17 Peer Reviews:

Anonymous Julia said...

Thanks for posting all this information. I used to be all about birds when I was younger and some other hobbies and interests have taken over. I found your journal through medical links, but I realy love the avian stuff, too!

11:29 PM  
Blogger John said...

Thanks for posting the Red Knot links. I'm adding my name to the petitition.

10:34 AM  
Blogger Rexroth's Daughter said...

That top photograph is gorgeous. I went over to the Birds As Art site and found some interesting and informative stuff.
Thanks again for all your work bringing us the bird news. It's my favorite Friday reading.

11:43 AM  
Anonymous Anonymous said...

This comment has been removed by a blog administrator.

2:47 PM  
Blogger GrrlScientist said...

Julia and John; I am glad to see you here!

RD; I was impressed with the Birds as Art site, too. The photographer, Arthur, is a nice guy for sharing his work here so readily.

Anonymous; if I didn't know better, I'd think you were spamming this blog, especially since the whole world knows that I am nowhere near marriage, neither in the USA nor in the UK, unless I decide to marry my parrot. Oh, wait, she's a girl parrot. Isn't there a law or something against same-sex marriages?


9:08 PM  
Blogger Ms.PhD said...

I'm very sad about the Kiwis. They're one of my favorite birds! It so depressing to think people's pets are eating them!

As for the job stuff, are you sending more applications this month? August is the big month, you know. Polish up your stuff and send it. Do it for me.

9:21 PM  
Blogger GrrlScientist said...

Ms. PhD.; I have not sent out any applications recently. I guess I should get started on that (ugh), but it's really difficult to get past two years of rejections. I had sort of accepted that I have no future at all; not in science; not in writing; not in academics .. in fact, not really doing anything at all, except scrabbling for an existence (but not living a real life) on the edges of society. Because I no longer have the energy to be outraged by my situation, I've almost gotten comfortable with merely existing, I guess.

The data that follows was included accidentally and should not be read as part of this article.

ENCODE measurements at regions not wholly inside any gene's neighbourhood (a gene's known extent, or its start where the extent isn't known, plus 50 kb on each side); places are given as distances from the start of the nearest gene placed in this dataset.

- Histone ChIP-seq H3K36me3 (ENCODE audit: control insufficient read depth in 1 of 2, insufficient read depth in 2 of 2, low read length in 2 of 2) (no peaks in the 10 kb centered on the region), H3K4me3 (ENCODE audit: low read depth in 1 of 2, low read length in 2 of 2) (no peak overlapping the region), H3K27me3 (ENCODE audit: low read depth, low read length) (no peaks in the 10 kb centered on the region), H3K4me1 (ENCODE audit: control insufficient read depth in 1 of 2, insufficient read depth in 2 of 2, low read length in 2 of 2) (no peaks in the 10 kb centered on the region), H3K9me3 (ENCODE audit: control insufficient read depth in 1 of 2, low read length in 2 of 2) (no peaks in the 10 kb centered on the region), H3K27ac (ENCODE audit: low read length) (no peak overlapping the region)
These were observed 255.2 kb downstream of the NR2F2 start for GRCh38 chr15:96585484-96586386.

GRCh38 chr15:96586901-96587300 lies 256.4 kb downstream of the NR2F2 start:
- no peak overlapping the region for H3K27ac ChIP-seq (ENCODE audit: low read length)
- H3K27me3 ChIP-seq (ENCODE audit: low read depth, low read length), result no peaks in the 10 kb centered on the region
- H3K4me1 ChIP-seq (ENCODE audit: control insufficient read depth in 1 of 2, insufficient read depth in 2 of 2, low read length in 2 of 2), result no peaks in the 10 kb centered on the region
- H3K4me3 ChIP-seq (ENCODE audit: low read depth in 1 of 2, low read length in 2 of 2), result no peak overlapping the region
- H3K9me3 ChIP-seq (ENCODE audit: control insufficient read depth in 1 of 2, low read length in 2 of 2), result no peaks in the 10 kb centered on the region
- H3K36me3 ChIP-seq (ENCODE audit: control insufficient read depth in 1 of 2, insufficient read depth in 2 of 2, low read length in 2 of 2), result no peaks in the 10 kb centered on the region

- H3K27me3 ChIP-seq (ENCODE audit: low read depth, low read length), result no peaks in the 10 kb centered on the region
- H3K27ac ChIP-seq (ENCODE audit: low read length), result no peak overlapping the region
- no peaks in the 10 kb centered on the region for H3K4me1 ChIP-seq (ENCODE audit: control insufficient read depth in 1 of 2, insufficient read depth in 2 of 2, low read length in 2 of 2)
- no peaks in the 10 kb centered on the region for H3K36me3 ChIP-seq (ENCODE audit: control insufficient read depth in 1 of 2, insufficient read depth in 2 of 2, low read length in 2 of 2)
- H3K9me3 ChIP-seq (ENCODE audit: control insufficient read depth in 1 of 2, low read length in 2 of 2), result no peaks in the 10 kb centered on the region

But I can always apply for jobs now and then retreat back into my dark cave of "futurelessness" in the new year, after the academic job hunting season has mostly ended.


2:45 PM  
Blogger V M said...

Hi Hedwig,
Just dropping by to say hello :)
Heard the greater coucal the other day ... :)

1:03 AM  
Blogger Plague of Crickets said...

This probably won’t be of much help, but in case it might, I'll offer some of my observations about the academic job market in biology.

The job market, from the perspective of an applicant, is incredibly capricious. By this I don’t mean that hiring decisions are random, but rather, the individual circumstances of a given position in a given program at a given time can have a huge effect on the type of person that is hired. And many of the factors that will affect the hiring decision are unknowable by the applicants. For example, a program might advertise for a systematist. They cast their net wide in order to attract as many good applicants as possible. They are open to hiring a systematist who works on any organismal group, using almost any type of approach. But they have some wants and needs. They really need someone to teach plant anatomy, and they have a couple of invertebrate developmental biologists who would really like to branch out into evo-devo related questions. They don’t say in their job ad that preference will be given to plant and invertebrate systematists since they would be willing to hire someone working on other groups if they can’t get what they most need or want. But if they get good plant or invertebrate applicants, those are the people they will most likely bring in for interviews. As a result, many outstanding applicants may not get interviewed simply because they are working on the wrong group, or the wrong questions, for that position at that time.

A variety of other factors can also influence who gets interviewed, from the individual teaching and research biases of the members of the search committee to illegal criteria such as age, race, gender, sexual orientation and marital status (the illegal five can cut all possible ways, not just in favor of young, white, male, straight and married). Unless an applicant is intimately familiar with a department, there’s no way they would be aware of the all the undertones of the search. Even the members of the search committee may not be aware of all the undertones.